Archive for March, 2009

Hawaii to get $15M stimulus for energy efficiency projects

Stimulus money will help state conservation efforts

WASHINGTON — Hawai’i is getting $15,068,200 in federal stimulus money for energy efficiency and conservation projects, the Obama administration announced yesterday.

The projects are intended to reduce total energy use and fossil fuel emissions.

“Local leaders will have the flexibility in how they put these resources to work,” said Vice President Joe Biden. “But we will hold them accountable for making the investments quickly and wisely to spur the local economy and cut energy use.”

Activities the money can support include energy audits and making residential and commercial buildings more energy efficient, improving building codes and inspections, creating financial incentive programs for energy-efficiency improvements.

The federal money can also go for transportation programs that conserve energy, projects that reduce or capture greenhouse gas emissions from landfills, and making traffic signals and street lights more energy efficient.

The office of U.S. Rep. Neil Abercrombie said the money will be used to make residential and commercial buildings more energy efficient and can also go to transportation programs that conserve energy and to capture greenhouse gas emissions from landfills.

Abercrombie said the state has to date received just over $45 million in energy money from the stimulus package, including $26 million for a state energy program and $4 million for home weatherization assistance programs.

“With proper follow-through, these important steps can ultimately lead the way to energy independence for Hawai’i,” Abercrombie said.

A joint statement by U.S. Sens. Daniel Inouye and Daniel Akaka said the stimulus money will help create jobs throughout the Islands.

Funding is based on a formula that accounts for population and energy use. States will administer funds for counties and cities not large enough to qualify directly for the grants. States and local governments will also be able to compete for additional dollars.

The state and local governments getting the money must report on the number of jobs they create through the program, energy saved, greenhouse gas emissions reduced and other measurements.

By By John Yaukey The Honolulu Advertiser

March 27, 2009 at 5:44 pm 1 comment

Solar panel maker gets first ever alternative-energy Fed loan guarantee

 The Department of Energy (DOE) this week made the first alternative-energy loan guarantee, announcing that Solyndra Inc., a solar energy company based in Fremont, Calif., will receive $535 million. The company – profiled recently by – plans to use the money to ramp up production of its cylindrical, thin-film solar panels that lie flat on rooftops.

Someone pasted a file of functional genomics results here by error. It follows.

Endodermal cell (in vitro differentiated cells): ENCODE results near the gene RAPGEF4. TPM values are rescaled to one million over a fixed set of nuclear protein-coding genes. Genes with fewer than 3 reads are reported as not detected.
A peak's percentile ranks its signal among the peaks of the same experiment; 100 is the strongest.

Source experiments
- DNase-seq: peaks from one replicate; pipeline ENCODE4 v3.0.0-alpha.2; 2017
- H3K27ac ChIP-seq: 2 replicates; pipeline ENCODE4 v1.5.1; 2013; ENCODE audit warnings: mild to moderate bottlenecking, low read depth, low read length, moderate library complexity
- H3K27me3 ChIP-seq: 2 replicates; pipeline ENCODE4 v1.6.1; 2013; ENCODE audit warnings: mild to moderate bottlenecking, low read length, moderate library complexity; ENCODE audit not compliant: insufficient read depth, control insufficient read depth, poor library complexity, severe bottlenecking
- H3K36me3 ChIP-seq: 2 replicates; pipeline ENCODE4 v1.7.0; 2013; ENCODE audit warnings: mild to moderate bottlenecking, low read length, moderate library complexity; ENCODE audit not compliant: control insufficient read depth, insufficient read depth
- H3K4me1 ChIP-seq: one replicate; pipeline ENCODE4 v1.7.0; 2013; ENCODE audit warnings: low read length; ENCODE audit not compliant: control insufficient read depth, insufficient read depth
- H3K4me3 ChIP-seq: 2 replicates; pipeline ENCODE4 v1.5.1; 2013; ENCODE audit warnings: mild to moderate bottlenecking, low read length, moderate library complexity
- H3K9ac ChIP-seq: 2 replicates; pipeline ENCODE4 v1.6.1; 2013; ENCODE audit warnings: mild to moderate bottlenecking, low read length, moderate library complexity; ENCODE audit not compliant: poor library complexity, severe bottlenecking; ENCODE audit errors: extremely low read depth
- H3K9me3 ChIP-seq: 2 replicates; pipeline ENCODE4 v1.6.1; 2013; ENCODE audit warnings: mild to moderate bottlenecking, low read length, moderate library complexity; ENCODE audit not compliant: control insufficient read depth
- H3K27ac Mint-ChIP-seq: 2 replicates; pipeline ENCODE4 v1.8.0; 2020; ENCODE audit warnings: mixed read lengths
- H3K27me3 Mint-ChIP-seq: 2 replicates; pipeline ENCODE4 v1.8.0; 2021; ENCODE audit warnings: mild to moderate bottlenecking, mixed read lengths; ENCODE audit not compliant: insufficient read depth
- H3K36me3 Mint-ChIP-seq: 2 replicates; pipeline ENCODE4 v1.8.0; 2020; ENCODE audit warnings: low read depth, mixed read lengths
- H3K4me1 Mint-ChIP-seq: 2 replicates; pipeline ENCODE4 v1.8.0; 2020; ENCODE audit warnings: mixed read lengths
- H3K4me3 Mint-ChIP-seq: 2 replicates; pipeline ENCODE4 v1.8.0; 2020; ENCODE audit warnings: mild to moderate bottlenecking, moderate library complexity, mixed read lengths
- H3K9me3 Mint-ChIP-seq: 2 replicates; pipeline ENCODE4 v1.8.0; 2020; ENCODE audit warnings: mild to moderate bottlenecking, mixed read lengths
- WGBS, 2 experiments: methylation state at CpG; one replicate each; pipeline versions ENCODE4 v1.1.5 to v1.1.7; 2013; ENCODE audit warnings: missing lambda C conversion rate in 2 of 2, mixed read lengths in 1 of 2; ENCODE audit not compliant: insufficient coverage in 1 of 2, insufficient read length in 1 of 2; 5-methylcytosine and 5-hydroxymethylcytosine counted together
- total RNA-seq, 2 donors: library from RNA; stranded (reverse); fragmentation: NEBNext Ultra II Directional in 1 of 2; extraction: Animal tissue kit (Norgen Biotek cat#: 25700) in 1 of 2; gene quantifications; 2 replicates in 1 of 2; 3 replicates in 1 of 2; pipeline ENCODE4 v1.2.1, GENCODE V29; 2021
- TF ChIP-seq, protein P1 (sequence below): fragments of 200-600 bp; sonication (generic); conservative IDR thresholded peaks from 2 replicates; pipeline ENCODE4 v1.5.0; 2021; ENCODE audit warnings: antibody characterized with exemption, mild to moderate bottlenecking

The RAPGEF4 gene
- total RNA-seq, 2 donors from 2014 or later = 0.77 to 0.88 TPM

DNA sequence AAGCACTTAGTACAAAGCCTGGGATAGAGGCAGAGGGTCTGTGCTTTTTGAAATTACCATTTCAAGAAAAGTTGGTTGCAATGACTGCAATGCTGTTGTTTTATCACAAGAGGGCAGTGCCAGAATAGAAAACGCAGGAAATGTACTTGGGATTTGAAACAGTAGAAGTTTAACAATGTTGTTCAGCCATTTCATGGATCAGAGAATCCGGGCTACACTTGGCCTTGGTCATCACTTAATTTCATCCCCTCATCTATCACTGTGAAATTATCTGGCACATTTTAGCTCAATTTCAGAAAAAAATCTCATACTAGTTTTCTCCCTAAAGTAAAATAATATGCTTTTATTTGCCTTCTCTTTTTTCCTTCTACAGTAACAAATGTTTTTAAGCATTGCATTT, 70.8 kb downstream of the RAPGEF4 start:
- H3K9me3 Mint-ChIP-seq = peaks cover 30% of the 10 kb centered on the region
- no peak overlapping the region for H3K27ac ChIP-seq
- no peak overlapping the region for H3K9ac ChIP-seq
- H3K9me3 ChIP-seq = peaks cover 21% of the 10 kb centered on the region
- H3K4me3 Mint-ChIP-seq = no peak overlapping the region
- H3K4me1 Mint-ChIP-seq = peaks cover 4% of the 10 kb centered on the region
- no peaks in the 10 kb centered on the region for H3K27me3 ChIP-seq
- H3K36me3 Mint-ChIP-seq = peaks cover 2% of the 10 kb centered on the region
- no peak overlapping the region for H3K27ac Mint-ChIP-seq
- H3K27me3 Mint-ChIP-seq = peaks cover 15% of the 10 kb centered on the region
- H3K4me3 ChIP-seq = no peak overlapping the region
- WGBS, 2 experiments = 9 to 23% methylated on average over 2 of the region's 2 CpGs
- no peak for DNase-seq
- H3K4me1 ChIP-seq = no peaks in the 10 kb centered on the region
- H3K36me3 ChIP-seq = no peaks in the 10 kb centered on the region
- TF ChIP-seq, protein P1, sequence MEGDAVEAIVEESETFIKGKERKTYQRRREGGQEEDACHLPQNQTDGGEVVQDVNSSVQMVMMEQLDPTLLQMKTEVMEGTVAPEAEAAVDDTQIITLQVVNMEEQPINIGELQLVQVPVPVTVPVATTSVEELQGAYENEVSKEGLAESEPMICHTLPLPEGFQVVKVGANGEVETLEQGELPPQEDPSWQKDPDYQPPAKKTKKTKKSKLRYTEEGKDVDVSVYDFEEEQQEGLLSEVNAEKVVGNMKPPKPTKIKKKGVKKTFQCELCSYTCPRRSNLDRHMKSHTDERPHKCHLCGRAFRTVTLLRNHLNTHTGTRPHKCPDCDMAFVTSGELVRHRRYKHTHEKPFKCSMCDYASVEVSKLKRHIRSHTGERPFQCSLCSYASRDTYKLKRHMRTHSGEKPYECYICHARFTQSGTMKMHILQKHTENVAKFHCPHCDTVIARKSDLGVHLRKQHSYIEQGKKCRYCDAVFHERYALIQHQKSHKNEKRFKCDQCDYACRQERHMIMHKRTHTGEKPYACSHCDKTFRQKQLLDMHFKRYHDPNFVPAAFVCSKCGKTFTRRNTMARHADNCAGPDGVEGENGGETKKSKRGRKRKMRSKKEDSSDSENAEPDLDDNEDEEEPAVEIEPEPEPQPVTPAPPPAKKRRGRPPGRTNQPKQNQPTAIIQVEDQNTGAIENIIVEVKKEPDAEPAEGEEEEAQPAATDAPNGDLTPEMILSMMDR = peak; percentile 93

The cash won’t flow until the loan receives some final legal and financial green lights, according to a DOE press release. The DOE is reviewing dozens of other projects, from nuclear to carbon capture and sequestration, and will likely be issuing more loan guarantees in the coming weeks, the New York Times reports.

Photo: Solyndra’s cylindrical solar cells on a rooftop in California. Image Credit: Solyndra Inc.
From Scientific American – 60-second Science

March 24, 2009 at 1:39 am 1 comment

Scrubbing the pollutants spouted by oceangoing ships’ smokestacks

 Smokestacks – the bane of climate change activists – belch planet-warming carbon dioxide (CO2) while the coal and natural gas plants they rise from provide the cheap electricity that modern society relies on. But what about smokestacks out at sea?

Ships more typically enter pollution discussions on account of oil spills, such as the infamous Exxon Valdez wreck that took place 20 years ago tomorrow. But as concern over the threat of global warming grows, attention is turning to the ocean bound fleet of smokestacks that ferries about 90 percent of global trade and coughs out 4 percent of worldwide fossil fuel greenhouse gas emissions, Reuters reports.

Enter Ecospec, a Singapore-based firm that has recently unveiled a patented technique, called CSNOx that removes three-quarters of the carbon dioxide, the most common greenhouse gas, from ships’ tailpipes. Ships’ fossil fuel consumption also unleashes sulfur dioxide (SO2), a prime ingredient in acid rain, and nitrogen oxides, which can form toxic compounds as well. CSNOx reportedly also removes 90 and 80 percent of these other unwanted emissions, respectively.

How does it work? According to Ecospec, its smoke-cleaning system slurps seawater onto the ship where it undergoes electrolysis, raising the water’s pH from a typical 8.1 to 10. (pH is the measure of acidity or alkalinity of a solution; the lower the pH, the more acidic the liquid.) Fumes from fuel combustion pass through this alkaline seawater in exhaust tunnels, where the gases and the liquid react, forming new compounds that do not escape with the emissions. The filtering water is then processed in an onboard tank before being released back into the ocean.

The company claims this released water contains no secondary pollutants. As a bonus, the returned seawater remains more alkaline than normal – perhaps not a bad thing as the oceans absorb massive amounts of man-made carbon dioxide that in turn are making them perilously acidic for shellfish and other marine creatures.

Retrofitting ships with the CSNOx system is expected to cost between $500,000 and a million per vessel, according to Reuters. Interested firms have reportedly deluged Ecospec with inquiries since it was unveiled.